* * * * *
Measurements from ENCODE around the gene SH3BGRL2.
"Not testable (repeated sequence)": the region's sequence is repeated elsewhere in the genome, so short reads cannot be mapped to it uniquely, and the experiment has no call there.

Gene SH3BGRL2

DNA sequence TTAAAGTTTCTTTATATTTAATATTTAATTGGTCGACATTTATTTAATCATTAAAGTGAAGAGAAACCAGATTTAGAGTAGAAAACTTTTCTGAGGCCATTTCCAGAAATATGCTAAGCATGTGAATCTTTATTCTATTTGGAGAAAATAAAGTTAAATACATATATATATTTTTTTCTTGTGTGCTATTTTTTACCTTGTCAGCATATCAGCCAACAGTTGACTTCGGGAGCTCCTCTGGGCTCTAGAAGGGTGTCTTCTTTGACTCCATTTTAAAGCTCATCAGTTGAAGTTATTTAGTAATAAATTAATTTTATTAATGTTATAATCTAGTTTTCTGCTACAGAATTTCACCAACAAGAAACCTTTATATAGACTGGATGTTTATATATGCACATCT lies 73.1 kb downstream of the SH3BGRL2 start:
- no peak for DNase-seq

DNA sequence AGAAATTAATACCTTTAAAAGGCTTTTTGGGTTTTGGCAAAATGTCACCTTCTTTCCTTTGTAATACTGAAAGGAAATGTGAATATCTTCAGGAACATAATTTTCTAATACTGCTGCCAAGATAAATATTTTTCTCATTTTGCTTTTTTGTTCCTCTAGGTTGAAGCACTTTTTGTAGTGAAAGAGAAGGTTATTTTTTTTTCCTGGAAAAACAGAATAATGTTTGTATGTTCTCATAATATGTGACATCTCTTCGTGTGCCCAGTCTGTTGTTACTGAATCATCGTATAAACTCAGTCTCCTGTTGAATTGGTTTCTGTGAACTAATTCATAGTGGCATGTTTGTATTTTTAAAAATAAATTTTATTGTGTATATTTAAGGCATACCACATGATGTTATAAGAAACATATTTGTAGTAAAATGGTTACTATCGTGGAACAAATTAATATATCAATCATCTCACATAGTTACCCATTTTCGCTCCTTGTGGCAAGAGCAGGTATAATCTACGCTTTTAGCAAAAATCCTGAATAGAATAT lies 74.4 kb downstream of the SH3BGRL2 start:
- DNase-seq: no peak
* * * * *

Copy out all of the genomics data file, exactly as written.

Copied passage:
Measurements from ENCODE around the gene SH3BGRL2.
"Not testable (repeated sequence)": the region's sequence is repeated elsewhere in the genome, so short reads cannot be mapped to it uniquely, and the experiment has no call there.

Gene SH3BGRL2

DNA sequence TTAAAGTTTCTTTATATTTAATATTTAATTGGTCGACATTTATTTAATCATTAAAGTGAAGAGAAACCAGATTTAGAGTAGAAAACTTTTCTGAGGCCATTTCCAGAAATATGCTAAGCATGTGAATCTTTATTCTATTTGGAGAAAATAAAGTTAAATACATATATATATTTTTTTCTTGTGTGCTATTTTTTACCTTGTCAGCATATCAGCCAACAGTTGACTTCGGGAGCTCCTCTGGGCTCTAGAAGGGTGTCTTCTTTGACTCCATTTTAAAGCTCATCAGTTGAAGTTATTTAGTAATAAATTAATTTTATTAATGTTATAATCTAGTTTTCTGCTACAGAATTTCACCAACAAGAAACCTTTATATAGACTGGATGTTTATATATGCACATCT lies 73.1 kb downstream of the SH3BGRL2 start:
- no peak for DNase-seq

DNA sequence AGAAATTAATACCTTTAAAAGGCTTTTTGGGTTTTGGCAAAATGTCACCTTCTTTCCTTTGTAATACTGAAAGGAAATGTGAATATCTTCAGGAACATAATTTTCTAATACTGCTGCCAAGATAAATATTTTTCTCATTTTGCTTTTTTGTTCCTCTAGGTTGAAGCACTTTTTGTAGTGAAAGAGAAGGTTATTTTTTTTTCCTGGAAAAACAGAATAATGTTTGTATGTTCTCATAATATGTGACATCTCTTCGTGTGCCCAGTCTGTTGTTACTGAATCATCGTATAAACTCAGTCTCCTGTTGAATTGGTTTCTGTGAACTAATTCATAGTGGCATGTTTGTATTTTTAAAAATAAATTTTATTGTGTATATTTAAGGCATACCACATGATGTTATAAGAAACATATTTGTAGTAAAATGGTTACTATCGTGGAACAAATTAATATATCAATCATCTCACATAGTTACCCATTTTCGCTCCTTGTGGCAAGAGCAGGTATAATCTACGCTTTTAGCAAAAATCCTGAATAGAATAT lies 74.4 kb downstream of the SH3BGRL2 start:
- DNase-seq: no peak